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22 thoughts on “#WWW Wednesday and WIPpet Wednesday- 04 November, 2015

  1. Claire | Art and Soul says:

    Enjoy your break! Sounds like you’ve deserved to put your feet up.
    I can’t imagine Jareth with a tragic romantic backstory! And now I’ve seen Labyrinth mentioned I’m going to be singing, “the babe with the power” in my head all day 🙂
    I’m intrigued by the Snowflake Method. I’ve never heard of that before so I’m off to check it out now.
    Here’s my WWW: https://clairehuston.wordpress.com/2015/11/04/www-wednesday-4th-november-2015/

    Like

    • Emily Witt says:

      I realised I had left half the sentence out, but that was what I had intended to say – can you imagine the man who sang that song having a tragic backstory?

      There’s an outline of the Snowflake Method here, which is probably enough to work from. The book goes into a lot more depth about why each stage is important, though.

      Liked by 1 person

  2. L. Marie says:

    I’m glad you have a break! Whew! I feel your relief. I remember the lovely breaks I had in grad school. They seemed so few and far between.

    Good on Clara for keeping the pendant. i hope she has a plan for keeping it with her.

    Like

  3. Sam says:

    I hope you enjoy Ingrrmanson’s book. I’ve heard a lot of good things about the Snowflake method and I hope the book is helpful. Happy reading and thanks for participating in WWW Wednesday!

    Like

    • Emily Witt says:

      Good luck with NaNo! I did it the past four years, but have decided it’s not really a method that works for me, so I don’t know if I’ll go back. Maybe once I master something like the Snowflake Method and can actually plan a book decently before I sit down to write!

      Like

  4. kathils says:

    I wondered about the Labyrinth books. Hmm… might have to pick them up just to read about Jareth I love. Sarah, all I wanted to do through the whole movie was slap her. I’m not sure I could handle Jareth pining over her. *shudders*

    Clara seems to have found herself in quite a predicament. I love the king’s threat, “You think I’d need to rely on magic to hurt you?”

    Like

    • Emily Witt says:

      We were watching it recently, after seeing the David Bowie exhibition in Melbourne, and Edy made the comment that watching this movie, you’d never know that Jennifer Connolly went on to win an Academy Award. Got to admit I skip all the scenes that Bowie isn’t in, but Edy is actually there for the Jim Henson creations, so every now and then I watch it all the way through.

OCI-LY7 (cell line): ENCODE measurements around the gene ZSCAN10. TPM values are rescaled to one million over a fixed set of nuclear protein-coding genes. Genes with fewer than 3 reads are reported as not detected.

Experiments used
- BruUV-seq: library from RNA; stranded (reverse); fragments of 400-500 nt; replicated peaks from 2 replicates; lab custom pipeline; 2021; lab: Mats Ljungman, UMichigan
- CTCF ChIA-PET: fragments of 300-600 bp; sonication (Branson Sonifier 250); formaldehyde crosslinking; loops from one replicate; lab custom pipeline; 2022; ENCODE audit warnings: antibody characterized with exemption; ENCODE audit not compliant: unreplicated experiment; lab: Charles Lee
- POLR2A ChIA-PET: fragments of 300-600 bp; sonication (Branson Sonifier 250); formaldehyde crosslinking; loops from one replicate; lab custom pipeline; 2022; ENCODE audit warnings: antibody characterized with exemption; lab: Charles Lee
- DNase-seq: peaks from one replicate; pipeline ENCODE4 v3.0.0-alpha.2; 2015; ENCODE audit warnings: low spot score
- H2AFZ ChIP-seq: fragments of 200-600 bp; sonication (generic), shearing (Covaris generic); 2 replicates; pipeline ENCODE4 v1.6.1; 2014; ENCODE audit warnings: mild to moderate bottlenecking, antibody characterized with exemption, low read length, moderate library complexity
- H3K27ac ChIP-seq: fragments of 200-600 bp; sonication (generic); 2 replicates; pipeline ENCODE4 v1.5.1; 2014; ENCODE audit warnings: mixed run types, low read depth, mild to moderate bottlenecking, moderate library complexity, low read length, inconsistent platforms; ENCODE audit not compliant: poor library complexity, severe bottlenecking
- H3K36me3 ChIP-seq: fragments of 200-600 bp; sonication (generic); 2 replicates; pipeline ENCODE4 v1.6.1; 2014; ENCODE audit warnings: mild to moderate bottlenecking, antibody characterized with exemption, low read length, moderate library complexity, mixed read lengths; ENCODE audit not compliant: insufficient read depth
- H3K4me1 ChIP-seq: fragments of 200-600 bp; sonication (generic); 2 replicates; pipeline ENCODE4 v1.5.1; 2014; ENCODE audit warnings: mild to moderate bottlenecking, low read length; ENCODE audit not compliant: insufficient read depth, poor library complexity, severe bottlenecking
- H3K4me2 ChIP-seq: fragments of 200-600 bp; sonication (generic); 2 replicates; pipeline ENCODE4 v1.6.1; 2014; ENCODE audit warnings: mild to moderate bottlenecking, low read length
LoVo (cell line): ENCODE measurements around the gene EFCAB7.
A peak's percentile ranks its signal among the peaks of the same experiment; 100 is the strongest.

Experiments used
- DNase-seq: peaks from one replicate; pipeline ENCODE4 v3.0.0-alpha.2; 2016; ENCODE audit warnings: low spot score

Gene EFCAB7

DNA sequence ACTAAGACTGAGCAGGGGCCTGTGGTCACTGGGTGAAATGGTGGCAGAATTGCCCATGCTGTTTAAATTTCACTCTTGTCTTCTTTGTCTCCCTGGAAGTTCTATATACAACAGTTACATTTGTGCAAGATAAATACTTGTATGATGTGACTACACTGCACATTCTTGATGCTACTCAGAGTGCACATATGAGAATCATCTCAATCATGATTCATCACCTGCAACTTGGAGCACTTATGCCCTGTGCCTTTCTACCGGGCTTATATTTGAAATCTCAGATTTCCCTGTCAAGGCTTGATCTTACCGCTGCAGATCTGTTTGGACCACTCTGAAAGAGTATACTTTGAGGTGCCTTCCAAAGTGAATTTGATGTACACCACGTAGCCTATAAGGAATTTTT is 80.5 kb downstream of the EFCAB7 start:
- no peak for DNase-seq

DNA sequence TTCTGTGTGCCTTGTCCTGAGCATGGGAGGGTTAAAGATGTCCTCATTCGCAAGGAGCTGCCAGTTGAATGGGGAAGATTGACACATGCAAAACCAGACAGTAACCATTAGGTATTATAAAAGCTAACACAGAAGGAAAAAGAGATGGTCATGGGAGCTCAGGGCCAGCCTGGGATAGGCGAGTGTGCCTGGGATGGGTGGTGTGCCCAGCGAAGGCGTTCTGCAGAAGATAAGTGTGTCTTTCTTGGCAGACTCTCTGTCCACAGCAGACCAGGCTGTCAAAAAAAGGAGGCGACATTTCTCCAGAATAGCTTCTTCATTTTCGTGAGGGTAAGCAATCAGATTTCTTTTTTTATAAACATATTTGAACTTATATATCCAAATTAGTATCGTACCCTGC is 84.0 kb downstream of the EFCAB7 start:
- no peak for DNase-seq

The King has kind of turned into my favourite character…? He has all the best lines.

      Liked by 1 person

  5. shanjeniah says:

    Clara’s a smart girl, to hang onto that necklace and get away from the Creelan king, who definitely seems to know his stuff.

    I read Snowflake over the summer, and used it to plot my July CampNaNo novel. I liked it, but it left some holes in my plotting. I’m now deciding to combine elements of it and Rock Your Plot, which I’ve used for several first drafts.

    I hope you find Snowflake useful. Reading it was certainly fun! =)

    I picked up The Writer On Her Work at a used bookstore over the summer. It’s a collection of essays by American women writers from 1980, when I was 11 years old – the same age my own daughter is now. I read one essay each morning, after I finish my journaling. I’ve found them thought-provoking and sometimes amusing – as much for the zeitgeist of that time as the writing, I think.

    Enjoy your break, relax, and create at will! =)

    Like

    • Emily Witt says:

      I’m hoping that Snowflake will help cure my “this planning is boring, I’m just going to start writing!” habit, since it does have the opportunity to be creative while planning. I have the Rock Your Plot workbook in my writing resources file and I plan to re-read it soon as well; I’ll probably end up doing something similar to you and combining a few methods to find the best one for me.

      Liked by 1 person

      • shanjeniah says:

        I love gathering tools and combining them with what I already know to make the best fit for me and the project.. I never used to like plotting, either. It was just like you said – boring. I love techniques that let me delve early into creativity, and which are also open-ended enough that the characters can live their own lives, evolving as I go.

        Cheers to learning new things, and relearning older ones in new ways! =)

        Like

  6. Pax Asteriae says:

    I love how dramatic that snippet is, it says so much in such a short space!

    Is the Snowflake book good (I mean, do you find it helpful)? I’ve read some things online about it, but they never seem to explain it well enough for me to even think about using it…

    Like

    • Emily Witt says:

      I haven’t actually sat down to experiment with it yet, but I think it will be really helpful for me. I don’t know if you’ve read the full description on Randy Ingermason’s website (the link is above, in my reply to Claire). It sort of tells you what you need to do, but then the book goes into the whys and wherefores as well.

      Like